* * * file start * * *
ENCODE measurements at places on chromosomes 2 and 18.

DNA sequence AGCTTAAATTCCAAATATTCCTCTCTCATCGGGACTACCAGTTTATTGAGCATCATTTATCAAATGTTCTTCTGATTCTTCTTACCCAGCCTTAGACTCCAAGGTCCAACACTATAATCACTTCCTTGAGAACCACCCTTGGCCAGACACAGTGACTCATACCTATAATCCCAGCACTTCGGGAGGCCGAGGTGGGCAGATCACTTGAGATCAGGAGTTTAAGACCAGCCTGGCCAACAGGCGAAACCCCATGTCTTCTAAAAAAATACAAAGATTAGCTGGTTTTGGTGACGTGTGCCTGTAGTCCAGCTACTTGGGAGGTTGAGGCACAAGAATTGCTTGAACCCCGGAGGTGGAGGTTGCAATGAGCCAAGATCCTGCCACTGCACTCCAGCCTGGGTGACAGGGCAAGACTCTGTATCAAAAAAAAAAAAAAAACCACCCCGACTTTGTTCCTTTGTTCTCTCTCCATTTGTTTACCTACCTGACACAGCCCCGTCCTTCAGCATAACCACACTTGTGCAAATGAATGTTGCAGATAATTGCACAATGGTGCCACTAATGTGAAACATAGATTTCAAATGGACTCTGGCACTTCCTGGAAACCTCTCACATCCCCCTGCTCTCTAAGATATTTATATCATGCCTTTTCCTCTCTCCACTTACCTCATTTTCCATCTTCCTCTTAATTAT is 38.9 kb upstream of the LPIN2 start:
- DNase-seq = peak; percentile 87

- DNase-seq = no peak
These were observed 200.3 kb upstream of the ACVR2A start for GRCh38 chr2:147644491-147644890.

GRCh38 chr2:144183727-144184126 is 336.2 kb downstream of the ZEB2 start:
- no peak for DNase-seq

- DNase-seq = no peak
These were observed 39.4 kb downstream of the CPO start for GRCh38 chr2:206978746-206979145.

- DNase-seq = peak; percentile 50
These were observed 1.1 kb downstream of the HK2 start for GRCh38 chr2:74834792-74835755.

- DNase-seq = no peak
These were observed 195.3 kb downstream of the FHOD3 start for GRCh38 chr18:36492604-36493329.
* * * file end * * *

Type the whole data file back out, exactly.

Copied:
ENCODE measurements at places on chromosomes 2 and 18.

DNA sequence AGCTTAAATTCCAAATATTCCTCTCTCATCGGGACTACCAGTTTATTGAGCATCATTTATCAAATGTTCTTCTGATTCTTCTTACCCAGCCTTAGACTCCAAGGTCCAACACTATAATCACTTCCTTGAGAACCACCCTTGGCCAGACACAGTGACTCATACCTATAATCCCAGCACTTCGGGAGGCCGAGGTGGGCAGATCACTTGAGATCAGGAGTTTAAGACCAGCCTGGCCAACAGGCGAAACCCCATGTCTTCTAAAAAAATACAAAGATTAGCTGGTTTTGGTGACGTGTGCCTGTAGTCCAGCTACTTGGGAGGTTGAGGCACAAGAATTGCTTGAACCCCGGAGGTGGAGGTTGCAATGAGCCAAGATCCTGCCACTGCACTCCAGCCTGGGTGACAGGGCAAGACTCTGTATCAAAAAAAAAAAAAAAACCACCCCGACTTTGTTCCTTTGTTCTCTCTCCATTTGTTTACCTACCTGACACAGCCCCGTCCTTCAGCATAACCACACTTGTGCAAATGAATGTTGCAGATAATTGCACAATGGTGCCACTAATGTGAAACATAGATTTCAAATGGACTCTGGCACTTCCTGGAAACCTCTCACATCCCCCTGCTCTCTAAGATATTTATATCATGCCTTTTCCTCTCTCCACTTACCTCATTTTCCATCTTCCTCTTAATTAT is 38.9 kb upstream of the LPIN2 start:
- DNase-seq = peak; percentile 87

- DNase-seq = no peak
These were observed 200.3 kb upstream of the ACVR2A start for GRCh38 chr2:147644491-147644890.

GRCh38 chr2:144183727-144184126 is 336.2 kb downstream of the ZEB2 start:
- no peak for DNase-seq

- DNase-seq = no peak
These were observed 39.4 kb downstream of the CPO start for GRCh38 chr2:206978746-206979145.

- DNase-seq = peak; percentile 50
These were observed 1.1 kb downstream of the HK2 start for GRCh38 chr2:74834792-74835755.

- DNase-seq = no peak
These were observed 195.3 kb downstream of the FHOD3 start for GRCh38 chr18:36492604-36493329.